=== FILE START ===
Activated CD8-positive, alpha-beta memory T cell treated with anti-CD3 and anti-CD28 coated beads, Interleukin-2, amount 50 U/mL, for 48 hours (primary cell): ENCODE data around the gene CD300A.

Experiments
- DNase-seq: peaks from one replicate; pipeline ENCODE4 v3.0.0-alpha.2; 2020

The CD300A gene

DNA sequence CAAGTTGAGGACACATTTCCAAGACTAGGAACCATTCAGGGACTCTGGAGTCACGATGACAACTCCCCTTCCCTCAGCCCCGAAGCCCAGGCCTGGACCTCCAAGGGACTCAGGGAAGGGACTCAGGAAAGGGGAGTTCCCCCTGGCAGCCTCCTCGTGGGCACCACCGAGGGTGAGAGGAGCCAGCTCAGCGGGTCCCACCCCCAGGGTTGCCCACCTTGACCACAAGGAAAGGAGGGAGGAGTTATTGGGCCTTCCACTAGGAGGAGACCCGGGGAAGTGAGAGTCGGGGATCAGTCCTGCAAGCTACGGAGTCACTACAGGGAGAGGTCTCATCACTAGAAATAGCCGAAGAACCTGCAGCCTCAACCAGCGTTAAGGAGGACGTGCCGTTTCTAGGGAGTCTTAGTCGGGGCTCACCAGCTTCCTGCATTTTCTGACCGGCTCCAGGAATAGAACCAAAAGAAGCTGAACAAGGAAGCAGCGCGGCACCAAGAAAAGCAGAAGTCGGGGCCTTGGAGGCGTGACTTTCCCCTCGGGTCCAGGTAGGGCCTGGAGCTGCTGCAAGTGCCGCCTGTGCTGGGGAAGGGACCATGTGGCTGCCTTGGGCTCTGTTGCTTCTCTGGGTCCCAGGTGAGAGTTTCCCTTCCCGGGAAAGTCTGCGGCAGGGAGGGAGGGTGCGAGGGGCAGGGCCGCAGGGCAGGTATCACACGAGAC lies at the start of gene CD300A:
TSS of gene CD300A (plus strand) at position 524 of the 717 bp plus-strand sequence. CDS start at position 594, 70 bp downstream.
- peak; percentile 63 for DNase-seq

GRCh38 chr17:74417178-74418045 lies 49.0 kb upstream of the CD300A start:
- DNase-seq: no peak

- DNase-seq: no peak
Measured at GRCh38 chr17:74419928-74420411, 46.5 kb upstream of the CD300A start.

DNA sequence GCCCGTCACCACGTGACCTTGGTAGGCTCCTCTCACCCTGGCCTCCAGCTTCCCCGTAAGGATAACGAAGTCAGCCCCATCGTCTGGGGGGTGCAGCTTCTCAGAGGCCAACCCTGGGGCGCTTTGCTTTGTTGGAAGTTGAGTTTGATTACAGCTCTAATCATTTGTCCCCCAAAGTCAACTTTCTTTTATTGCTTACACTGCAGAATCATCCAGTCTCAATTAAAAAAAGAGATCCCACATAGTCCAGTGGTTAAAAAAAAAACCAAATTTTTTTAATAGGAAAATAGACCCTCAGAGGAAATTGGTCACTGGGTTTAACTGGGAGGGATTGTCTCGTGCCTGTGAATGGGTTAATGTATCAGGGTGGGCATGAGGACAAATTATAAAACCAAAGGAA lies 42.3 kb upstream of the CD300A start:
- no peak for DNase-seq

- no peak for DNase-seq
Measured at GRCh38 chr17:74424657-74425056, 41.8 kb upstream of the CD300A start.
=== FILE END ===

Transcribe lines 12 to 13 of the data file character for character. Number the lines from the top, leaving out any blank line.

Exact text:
DNA sequence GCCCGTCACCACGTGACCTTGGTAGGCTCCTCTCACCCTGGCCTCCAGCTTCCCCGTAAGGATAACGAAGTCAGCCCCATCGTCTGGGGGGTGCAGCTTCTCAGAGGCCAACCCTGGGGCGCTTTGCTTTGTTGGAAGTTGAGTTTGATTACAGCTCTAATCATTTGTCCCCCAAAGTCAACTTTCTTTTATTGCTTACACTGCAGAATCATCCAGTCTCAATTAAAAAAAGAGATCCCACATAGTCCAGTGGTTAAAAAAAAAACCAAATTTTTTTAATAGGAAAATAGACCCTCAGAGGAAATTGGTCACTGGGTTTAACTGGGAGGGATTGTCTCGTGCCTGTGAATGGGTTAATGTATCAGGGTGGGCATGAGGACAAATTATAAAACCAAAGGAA lies 42.3 kb upstream of the CD300A start:
- no peak for DNase-seq